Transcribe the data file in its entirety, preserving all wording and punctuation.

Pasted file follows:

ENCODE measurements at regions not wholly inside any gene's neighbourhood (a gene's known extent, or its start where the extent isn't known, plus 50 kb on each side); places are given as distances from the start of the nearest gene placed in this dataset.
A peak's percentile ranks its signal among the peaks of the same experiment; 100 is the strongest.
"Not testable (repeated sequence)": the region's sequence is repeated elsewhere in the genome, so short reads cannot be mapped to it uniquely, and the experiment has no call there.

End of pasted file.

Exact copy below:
ENCODE measurements at regions not wholly inside any gene's neighbourhood (a gene's known extent, or its start where the extent isn't known, plus 50 kb on each side); places are given as distances from the start of the nearest gene placed in this dataset.
A peak's percentile ranks its signal among the peaks of the same experiment; 100 is the strongest.
"Not testable (repeated sequence)": the region's sequence is repeated elsewhere in the genome, so short reads cannot be mapped to it uniquely, and the experiment has no call there.